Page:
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Graft, insecurity stalk Kenyans 51 years into independence

By JACOB NG’ETICH | June 1st 2014

Kenya will be celebrating Madaraka Day — 51 years of self-rule — under the most difficult circumstances.

Kenyans are grappling with a growing wave of insecurity triggered by a series of terror attacks at a time when there is a growing perception that the Jubilee government is losing the war to contain runaway corruption when the shilling is dipping dangerously against the dollar.

Alarm over job losses is perpetuated by unexpected tourist departures, compromising the country’s ability to recover from a potential foreign exchange crunch in the coming months.

Only this week, the government warned that the country could experience a  food shortage in the coming weeks.  Agriculture Cabinet Secretary Felix Koskei warned that going by the current level of stocks, the country was likely to experience a deficit of 720,000 bags of maize by the end of July.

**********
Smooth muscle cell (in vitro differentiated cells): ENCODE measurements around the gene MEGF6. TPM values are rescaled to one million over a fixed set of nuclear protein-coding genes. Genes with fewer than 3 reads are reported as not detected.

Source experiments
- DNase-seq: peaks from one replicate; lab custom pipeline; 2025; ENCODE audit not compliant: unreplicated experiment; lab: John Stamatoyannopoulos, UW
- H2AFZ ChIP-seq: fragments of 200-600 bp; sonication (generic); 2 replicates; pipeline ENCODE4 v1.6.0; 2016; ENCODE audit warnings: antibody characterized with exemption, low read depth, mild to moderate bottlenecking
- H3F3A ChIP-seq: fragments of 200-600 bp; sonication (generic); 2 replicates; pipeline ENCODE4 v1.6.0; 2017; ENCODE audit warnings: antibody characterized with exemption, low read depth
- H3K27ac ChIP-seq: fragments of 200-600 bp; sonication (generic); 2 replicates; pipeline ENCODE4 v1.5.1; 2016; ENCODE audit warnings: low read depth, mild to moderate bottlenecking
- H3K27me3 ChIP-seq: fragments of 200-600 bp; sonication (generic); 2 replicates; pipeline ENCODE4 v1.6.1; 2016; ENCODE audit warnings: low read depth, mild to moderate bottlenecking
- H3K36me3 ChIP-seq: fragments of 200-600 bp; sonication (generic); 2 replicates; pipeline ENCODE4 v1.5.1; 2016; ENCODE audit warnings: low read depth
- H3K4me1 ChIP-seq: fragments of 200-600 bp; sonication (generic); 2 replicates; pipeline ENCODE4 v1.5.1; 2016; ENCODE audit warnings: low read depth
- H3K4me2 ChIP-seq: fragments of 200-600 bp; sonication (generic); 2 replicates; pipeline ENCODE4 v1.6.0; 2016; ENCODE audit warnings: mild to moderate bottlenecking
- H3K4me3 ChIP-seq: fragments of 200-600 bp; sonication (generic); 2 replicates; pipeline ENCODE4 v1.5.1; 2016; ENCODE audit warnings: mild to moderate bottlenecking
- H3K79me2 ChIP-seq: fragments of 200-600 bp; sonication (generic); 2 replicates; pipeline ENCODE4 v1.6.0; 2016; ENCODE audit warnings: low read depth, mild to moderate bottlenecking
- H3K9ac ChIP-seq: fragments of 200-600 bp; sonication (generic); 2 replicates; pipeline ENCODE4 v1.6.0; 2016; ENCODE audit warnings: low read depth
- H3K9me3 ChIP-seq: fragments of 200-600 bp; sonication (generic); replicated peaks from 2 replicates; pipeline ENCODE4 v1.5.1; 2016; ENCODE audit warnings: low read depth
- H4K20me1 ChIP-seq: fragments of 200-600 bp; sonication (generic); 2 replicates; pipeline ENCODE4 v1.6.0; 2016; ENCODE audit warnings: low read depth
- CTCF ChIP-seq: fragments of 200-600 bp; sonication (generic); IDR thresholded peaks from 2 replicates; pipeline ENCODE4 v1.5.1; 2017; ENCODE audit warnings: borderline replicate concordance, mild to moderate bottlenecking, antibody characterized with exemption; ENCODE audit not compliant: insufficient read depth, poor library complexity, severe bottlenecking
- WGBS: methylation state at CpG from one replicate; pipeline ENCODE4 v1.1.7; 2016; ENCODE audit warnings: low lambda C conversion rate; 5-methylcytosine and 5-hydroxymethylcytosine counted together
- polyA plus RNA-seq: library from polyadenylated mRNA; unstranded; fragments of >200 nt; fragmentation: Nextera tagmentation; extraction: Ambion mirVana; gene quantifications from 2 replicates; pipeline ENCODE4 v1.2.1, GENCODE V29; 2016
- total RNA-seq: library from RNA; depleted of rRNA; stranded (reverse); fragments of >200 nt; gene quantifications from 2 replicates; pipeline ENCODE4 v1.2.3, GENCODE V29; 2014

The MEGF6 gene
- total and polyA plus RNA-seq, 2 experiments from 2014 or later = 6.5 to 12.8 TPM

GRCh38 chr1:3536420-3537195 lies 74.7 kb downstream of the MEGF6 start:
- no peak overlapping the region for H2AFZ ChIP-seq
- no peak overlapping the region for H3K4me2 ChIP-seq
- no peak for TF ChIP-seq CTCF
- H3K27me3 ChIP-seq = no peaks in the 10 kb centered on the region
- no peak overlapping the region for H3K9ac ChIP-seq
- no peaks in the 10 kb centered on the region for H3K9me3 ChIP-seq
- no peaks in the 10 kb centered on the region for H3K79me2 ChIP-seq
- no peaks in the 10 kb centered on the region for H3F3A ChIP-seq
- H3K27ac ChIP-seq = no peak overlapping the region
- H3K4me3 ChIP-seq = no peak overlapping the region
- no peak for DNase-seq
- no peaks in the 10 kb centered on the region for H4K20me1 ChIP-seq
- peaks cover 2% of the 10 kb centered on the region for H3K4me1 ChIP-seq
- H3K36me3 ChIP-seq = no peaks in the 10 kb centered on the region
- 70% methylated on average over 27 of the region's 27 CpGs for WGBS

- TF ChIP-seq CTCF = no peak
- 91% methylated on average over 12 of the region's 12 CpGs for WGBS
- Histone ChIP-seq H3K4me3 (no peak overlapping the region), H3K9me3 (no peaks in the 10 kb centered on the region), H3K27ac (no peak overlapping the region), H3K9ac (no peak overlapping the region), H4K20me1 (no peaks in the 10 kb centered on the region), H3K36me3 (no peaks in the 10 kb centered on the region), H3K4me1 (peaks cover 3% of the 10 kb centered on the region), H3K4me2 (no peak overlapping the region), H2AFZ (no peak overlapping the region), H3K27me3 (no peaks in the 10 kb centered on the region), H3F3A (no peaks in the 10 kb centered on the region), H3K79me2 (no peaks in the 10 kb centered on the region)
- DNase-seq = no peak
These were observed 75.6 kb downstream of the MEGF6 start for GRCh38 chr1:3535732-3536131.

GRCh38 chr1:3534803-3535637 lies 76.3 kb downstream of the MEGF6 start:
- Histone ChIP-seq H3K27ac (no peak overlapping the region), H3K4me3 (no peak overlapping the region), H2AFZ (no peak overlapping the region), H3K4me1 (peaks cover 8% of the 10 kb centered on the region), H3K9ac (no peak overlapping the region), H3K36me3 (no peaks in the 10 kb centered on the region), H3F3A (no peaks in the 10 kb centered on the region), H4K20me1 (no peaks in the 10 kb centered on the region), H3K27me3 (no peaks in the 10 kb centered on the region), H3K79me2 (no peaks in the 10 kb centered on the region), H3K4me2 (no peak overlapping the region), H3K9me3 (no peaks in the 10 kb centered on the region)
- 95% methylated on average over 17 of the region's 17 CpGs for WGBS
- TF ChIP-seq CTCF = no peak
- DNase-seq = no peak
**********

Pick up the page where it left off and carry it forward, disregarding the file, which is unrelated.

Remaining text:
Key role
However, even as he tried to downplay the shortage, the reliance on other players will play a key role in averting the potential crisis.

“The shortfall in maize stocks expected in late July should be met through cross border trade within East Africa, which is expected to pick up from this month,” said Koskei.

But the biggest problem  for Kenyans this year appears to have been sparked by the growing wave of attacks from al-Shabaab terror networks. Last week, observers warned that the inability to provide crime busters with crucial intelligence would continue to undermine the war on  terror.

Urgent pleas
“We have failed to improve and equip security agencies by giving them tools and equipment and more training,” the Director of African Centre for Security and Strategic Studies,  Simiyu Werunga, noted.

As a result, acts of terror and violence meted out by criminal gangs have led to deaths, injuries and loss of property worth billions of shillings.

In a bizarre incident recently, a herder in Kitengela discovered decomposing human remains in a quarry.  Seven other bodies were later discovered from a mass grave nearby. Police are yet to explain the cause of these deaths.